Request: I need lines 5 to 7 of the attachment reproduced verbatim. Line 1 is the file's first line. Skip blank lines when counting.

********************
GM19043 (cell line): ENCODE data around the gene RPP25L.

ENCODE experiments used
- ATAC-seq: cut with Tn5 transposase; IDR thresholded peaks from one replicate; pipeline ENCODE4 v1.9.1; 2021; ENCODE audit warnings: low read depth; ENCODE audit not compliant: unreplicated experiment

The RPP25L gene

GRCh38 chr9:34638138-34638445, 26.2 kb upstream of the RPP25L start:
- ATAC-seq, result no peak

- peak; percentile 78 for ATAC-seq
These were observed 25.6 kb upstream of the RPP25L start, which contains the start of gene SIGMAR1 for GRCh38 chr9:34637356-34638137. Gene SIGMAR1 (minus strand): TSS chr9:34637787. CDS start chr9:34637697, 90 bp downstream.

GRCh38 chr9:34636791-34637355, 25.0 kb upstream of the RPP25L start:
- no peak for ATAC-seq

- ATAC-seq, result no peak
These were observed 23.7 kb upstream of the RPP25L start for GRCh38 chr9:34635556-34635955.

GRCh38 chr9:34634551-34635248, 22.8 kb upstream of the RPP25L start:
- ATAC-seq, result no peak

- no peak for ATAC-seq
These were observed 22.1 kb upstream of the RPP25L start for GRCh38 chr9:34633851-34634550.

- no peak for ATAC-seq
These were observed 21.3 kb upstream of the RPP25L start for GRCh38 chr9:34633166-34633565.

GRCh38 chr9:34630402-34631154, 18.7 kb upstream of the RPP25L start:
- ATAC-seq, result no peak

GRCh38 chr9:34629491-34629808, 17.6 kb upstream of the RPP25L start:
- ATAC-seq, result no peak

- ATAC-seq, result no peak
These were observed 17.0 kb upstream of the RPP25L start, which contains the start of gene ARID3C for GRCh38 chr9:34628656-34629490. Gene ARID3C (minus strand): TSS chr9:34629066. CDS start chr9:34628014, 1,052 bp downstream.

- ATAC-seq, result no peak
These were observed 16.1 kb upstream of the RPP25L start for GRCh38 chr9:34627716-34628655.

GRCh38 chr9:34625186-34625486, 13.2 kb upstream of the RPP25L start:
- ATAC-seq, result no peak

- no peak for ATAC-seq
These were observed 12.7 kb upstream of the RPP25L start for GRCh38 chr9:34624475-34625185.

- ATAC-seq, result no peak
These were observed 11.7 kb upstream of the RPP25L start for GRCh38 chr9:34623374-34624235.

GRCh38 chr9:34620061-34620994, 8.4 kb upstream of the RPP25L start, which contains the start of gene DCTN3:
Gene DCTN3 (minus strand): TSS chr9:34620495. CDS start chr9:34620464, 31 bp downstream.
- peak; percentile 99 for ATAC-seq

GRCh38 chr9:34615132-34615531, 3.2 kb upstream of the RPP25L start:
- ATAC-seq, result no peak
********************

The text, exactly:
GRCh38 chr9:34638138-34638445, 26.2 kb upstream of the RPP25L start:
- ATAC-seq, result no peak

- peak; percentile 78 for ATAC-seq